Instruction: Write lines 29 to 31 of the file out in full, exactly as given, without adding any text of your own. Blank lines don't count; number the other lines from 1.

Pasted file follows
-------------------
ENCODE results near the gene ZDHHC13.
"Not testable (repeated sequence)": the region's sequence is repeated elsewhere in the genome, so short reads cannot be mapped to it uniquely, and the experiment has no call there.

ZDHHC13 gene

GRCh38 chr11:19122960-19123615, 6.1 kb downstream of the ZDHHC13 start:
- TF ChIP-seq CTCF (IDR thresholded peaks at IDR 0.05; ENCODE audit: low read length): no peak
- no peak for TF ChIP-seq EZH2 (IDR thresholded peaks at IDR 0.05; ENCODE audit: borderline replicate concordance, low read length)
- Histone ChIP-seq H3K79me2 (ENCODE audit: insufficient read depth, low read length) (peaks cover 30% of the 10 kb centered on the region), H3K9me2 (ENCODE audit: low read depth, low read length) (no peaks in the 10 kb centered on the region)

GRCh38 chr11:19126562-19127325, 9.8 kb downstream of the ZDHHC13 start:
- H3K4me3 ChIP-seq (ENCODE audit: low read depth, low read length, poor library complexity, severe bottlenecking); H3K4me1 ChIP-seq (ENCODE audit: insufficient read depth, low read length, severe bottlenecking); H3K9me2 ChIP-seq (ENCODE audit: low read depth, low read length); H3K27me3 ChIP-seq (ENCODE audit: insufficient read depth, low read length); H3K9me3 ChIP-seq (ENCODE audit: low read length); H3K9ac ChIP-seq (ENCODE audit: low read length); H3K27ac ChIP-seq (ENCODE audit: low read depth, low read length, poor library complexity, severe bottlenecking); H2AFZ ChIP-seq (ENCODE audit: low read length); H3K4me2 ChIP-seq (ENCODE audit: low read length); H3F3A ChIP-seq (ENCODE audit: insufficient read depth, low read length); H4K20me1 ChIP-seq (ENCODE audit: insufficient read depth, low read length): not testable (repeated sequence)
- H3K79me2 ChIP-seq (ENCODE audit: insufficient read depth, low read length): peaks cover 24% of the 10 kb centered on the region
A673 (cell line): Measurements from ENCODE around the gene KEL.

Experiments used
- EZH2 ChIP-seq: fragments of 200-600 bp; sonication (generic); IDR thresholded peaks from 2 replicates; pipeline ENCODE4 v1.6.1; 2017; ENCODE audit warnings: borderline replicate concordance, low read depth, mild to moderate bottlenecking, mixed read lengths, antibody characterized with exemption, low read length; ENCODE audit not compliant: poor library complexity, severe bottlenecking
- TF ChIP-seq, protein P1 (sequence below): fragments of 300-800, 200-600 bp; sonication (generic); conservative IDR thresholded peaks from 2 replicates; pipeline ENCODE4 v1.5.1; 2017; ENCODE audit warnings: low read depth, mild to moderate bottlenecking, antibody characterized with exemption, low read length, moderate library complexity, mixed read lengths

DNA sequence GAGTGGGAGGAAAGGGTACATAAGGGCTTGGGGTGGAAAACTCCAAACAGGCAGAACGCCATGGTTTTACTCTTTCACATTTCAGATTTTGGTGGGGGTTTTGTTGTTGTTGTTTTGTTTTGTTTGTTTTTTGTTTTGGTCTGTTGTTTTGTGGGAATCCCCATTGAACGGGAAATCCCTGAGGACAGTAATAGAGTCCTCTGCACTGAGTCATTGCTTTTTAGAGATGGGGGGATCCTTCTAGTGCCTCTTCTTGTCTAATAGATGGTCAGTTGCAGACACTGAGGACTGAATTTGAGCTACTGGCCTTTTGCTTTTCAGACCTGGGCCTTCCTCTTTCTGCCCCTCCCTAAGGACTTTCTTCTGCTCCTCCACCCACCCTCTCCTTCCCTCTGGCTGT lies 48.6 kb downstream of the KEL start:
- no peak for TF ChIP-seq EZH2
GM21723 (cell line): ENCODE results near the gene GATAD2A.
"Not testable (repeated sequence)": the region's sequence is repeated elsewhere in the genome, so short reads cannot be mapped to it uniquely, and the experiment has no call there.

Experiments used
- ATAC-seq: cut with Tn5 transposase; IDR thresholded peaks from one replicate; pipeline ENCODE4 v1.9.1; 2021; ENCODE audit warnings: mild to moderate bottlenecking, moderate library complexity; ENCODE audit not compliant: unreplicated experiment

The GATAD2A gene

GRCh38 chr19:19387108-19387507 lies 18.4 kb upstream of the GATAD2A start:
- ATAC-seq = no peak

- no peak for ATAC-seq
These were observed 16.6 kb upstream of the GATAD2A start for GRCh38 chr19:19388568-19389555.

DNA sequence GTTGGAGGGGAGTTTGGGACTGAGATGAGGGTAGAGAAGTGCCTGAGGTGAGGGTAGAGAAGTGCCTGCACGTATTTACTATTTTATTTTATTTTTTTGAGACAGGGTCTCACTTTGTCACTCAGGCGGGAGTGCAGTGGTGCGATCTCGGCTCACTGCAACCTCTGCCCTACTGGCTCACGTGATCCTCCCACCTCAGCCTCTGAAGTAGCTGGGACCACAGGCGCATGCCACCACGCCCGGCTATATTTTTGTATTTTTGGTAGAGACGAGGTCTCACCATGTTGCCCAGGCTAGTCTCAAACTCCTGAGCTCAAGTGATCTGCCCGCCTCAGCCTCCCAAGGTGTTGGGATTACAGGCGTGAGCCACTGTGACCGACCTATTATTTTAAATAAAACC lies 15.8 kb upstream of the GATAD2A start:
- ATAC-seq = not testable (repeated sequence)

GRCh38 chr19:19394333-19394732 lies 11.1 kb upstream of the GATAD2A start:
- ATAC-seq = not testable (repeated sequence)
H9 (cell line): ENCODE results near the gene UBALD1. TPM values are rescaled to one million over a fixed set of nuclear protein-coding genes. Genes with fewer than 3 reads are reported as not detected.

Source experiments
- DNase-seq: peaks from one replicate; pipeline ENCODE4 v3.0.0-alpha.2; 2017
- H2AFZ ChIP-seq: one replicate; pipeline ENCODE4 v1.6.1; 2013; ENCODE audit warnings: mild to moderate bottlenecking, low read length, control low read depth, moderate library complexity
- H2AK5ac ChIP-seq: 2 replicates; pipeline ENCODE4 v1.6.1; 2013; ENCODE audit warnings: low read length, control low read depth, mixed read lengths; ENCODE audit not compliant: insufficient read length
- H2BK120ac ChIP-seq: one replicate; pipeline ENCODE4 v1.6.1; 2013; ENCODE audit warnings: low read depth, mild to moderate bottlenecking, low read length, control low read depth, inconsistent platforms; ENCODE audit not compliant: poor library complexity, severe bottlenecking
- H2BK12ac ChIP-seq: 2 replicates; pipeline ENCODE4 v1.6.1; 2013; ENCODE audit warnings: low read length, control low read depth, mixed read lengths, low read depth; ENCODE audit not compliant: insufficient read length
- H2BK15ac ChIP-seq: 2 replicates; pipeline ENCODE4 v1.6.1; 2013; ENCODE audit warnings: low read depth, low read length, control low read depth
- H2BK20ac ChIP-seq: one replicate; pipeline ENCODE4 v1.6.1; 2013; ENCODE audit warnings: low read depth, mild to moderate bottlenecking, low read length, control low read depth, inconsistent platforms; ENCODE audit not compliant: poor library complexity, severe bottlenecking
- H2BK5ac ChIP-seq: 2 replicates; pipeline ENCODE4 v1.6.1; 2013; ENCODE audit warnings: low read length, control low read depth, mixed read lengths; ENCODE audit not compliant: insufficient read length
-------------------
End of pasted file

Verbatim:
- ATAC-seq = not testable (repeated sequence)
H9 (cell line): ENCODE results near the gene UBALD1. TPM values are rescaled to one million over a fixed set of nuclear protein-coding genes. Genes with fewer than 3 reads are reported as not detected.

Source experiments